Used together with permaculture design tools such as zone analysis, sector analysis helps guide the placement of components so that they make best use of, or mitigate the risks of that sector. Sector analysis influences which zones are placed where, but at the same time, zones influence the strategies used to respond to external forces. In outer zones such as 3 or 4, lower cost, less energy demanding solutions such as windbreak plantings are used to slow the wind. Closer to the home more intensive solutions such as walls or use of gray water might be used to protect water-demanding plants, animals and people from a drying wind.
A drying wind may put your garden at extra risk during low rainfall months, but it can also be used as a resource and allow for the optimum placement of laundry lines.
Permaculture designers make a sector analysis for every design project whether it is a farm, balcony garden or community project. Within larger designs, major subsystems such as high intensity vegetable beds may also benefit from their own sector analysis that includes smaller scale micro-climate influences like the impact of trees casting shade.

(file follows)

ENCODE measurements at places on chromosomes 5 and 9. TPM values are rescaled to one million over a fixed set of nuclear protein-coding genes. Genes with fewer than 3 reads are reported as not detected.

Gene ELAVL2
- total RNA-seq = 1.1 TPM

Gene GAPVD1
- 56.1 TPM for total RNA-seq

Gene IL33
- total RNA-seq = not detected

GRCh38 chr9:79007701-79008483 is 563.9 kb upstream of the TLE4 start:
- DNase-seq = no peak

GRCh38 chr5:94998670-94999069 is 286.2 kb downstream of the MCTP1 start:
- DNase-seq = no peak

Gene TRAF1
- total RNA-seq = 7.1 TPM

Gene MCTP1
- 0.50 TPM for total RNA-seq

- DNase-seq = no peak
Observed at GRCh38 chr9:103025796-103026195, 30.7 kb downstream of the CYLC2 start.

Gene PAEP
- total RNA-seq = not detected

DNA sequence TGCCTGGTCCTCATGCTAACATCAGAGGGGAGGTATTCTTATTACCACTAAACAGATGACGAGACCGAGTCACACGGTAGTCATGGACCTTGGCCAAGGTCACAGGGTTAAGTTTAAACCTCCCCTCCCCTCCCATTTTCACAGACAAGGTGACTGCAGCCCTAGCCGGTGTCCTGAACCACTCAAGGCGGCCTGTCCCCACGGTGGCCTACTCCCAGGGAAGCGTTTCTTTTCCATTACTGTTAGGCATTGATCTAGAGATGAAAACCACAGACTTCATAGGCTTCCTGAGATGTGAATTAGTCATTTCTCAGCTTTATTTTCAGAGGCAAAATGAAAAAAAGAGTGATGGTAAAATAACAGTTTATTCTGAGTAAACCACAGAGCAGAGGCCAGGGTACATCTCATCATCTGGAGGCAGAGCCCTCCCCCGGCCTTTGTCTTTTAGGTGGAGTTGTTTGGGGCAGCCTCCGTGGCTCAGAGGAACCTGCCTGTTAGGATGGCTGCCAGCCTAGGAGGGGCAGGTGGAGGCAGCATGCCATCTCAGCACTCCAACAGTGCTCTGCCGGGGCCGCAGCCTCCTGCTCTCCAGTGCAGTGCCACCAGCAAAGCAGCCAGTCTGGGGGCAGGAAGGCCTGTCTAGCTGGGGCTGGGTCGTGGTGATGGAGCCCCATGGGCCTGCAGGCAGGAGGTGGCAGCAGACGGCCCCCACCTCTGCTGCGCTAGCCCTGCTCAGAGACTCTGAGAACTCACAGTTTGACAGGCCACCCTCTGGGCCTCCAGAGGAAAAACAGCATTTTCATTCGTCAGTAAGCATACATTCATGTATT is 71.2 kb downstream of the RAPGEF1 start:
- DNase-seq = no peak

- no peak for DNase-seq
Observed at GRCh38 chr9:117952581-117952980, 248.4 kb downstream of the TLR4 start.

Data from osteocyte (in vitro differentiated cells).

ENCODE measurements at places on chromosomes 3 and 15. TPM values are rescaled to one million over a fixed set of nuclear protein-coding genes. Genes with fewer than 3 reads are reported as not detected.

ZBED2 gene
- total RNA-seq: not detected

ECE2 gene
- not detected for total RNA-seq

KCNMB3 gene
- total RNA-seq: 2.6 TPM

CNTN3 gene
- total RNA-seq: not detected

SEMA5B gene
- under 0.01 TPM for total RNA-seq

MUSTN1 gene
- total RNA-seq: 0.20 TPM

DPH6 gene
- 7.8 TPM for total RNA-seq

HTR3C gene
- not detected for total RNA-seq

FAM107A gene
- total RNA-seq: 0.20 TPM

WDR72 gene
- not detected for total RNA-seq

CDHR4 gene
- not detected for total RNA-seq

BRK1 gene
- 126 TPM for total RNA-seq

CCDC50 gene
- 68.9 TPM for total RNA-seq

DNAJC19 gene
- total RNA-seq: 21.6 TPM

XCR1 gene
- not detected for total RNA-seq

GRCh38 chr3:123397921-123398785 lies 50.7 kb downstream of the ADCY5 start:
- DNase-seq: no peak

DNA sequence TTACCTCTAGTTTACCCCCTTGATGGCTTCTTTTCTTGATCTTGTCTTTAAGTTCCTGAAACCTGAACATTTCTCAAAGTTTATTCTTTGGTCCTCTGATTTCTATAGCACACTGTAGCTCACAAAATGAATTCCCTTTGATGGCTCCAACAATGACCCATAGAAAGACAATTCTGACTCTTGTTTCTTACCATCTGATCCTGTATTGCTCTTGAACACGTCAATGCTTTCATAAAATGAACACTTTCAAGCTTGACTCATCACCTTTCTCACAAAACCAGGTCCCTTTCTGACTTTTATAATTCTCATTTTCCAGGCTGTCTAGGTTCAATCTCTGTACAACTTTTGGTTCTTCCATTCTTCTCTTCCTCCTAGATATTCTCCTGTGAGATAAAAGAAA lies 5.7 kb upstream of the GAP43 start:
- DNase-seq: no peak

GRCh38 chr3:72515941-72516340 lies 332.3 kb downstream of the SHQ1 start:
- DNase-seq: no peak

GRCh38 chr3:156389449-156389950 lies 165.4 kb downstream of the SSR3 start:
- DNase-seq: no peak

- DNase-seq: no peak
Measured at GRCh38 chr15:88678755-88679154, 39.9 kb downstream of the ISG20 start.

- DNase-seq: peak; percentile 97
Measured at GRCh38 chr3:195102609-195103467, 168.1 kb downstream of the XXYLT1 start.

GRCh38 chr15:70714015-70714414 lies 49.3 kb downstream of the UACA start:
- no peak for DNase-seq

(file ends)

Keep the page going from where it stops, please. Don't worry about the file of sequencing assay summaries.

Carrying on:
Working on sector analysis is a great way to review and incorporate the ideas from Permaculture Design Course modules on climate, ecology, water, earthworks, soil and passive solar building design. Knowing how and why to make a sector analysis is a first step in designing mitigation approaches for the major extremes whether they be fire, flood, drought or legal challenges.
You can learn more about sector analysis and other aspects of permaculture design and practice in the Permaculture Women’s Guild Permaculture Design Course (PWGPDC). Along with my colleagues we’ve put together an online learning experience which includes advanced modules on social and emotional permaculture as well as core land-based permaculture content.
In the PWGPDC I present an in-depth module on Designing for Resilience: Chaos and Catastrophe. I consider the social and structural conditions that make people more vulnerable to disaster as well as the design approaches we can use to make our sites safer. My final Masters project explored how natural hazards are dealt with by permaculture designers and teachers and my results showed that “designing for catastrophe” is currently focused on the physical aspects of disasters rather than the people care aspects that increase coping capacity.